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Re: Hit and Run Raid on Margate by Single Aeroplane. 13th September 1915
« Reply #2 on: September 12, 2015, 18:26:40 »
Any idea how big the bombs were? My guess is no more than 10lb (5kg) each.
It's no use getting old if you don't get artful

Offline HERB COLLECTOR

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Hit and Run Raid on Margate by Single Aeroplane. 13th September 1915
« Reply #1 on: September 12, 2015, 17:30:56 »
Two killed. Six injured. £500 damage.

On 13th September, 1915 a single floatplane of Seeflierger Abteilung No. 1, type unknown, crossed the coast near Cliftonville at around 18.00hrs. A bright speck hovering high in the air on a sunny cloudless evening, the machine at first attracted little attention beyond one of admiration.
When the ten bombs started to fall it was too late to seek shelter. Five of the bombs fell upon the sands and cliffs in full view of those enjoying the September sunshine on the sea front.
Two bombs fell on the sands, while another fell near Newgate Gapway on the cliffs. One fell upon the lawn of the Queen's Highcliffe Hotel, and another to the left of the main entrance to the Oval Arena.
A sixth bomb fell into the garden of No.4 Eastern Esplanade. Apart from smashing windows, these bombs caused little damage.

Three bombs fell in Godwin Road. One fell outside No.2, where 4 year old Alice Wilson, standing on the garden path with her mother, was injured on the thigh, foot and finger by bomb splinters. Another bomb landed on the rear of No.14 Godwin Road where two female visitors, Gladys Hazlittand and Florence Meager, were having tea in the first floor front room. Both were injured.
The ninth bomb exploded in the garden of Malabar House. Miss Agnes Robins, aged 40, a lodging house keeper of 26 Godwin Road, was fatally injured by bomb splinters while standing at her front door. She died on the 15th September 1915 and is buried at Margate Cemetery, the first person in Britain to be killed by a bomb dropped from an aeroplane.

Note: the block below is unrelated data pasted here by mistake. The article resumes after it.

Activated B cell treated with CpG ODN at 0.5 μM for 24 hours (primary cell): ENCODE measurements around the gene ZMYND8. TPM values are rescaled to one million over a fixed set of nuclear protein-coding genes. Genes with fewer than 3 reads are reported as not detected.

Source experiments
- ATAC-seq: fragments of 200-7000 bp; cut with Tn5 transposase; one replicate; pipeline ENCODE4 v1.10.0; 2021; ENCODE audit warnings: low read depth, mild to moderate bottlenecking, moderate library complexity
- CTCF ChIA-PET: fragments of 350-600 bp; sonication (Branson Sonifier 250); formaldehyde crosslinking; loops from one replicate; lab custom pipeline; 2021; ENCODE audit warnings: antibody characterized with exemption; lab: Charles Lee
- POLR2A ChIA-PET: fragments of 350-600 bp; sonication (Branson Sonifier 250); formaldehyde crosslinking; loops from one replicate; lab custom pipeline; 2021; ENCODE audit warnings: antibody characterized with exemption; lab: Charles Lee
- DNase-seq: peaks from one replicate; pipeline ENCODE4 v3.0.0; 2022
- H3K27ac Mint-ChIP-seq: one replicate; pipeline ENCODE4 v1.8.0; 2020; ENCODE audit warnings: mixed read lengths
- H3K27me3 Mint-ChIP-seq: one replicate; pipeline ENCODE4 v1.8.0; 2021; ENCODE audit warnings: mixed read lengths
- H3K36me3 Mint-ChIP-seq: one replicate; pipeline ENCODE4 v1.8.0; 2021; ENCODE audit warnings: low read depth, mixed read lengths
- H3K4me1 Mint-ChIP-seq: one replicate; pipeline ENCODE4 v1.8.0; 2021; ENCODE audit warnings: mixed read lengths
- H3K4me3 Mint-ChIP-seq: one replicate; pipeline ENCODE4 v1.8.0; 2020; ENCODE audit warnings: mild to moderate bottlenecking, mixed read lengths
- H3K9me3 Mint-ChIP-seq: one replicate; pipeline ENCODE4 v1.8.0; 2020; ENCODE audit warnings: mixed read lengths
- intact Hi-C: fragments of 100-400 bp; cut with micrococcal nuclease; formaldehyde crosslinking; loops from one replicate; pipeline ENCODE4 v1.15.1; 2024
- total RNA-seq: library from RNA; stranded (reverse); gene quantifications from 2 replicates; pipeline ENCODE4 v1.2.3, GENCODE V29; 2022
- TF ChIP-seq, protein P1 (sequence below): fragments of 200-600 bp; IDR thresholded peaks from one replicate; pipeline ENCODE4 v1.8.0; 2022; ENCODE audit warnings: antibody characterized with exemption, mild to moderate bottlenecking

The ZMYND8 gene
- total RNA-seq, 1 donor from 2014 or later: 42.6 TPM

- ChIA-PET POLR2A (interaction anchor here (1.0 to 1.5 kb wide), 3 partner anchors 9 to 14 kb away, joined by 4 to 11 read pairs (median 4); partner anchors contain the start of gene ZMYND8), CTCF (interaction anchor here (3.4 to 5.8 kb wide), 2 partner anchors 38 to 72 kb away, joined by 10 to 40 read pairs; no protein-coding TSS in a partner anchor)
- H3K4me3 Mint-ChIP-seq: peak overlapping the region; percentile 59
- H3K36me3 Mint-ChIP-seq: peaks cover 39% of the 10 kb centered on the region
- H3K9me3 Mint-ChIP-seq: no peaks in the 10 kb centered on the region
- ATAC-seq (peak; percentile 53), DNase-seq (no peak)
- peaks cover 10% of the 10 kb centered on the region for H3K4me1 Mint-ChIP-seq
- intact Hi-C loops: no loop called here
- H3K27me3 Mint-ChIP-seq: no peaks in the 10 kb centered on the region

The final bomb landed in Albion Road. Miss Kate C Bonny, age 27, of Brookyn Lodge, Albion Road, was standing at the garden gate in expectation of the arrival of her parents from London, when the bomb exploded at her feet. When Mr. and Mrs. Bonny arrived only a few minutes later, they found their daughter pitifully mangled by bomb splinters. She died on the 17th September and is buried at Ramsgate Jewish Cemetery.
A nurse, Dora Andrews, 51, standing holding a child in the front garden of 'The Nook' was injured in the shoulder by a flying splinter.
Mr. Walter May, 38, driving his cab along Albion Road, saw his horse literally blown up before his eyes. Both he and his passenger escaped comparatively uninjured. Another horse nearby died of fright.

Above adapted, with corrections and additions, from 'Thanet's Raid History', published by the Thanet Advertiser 1919, pages 4 and 5. http://www.janetandrichardsgenealogy.co.uk/thanet's%20raid%20history.html

There were two defence sorties, both of B.E.2Cs, Nos. 980 and 982, flying from RNAS Westgate. They caught sight of the raider but were unable to close with him.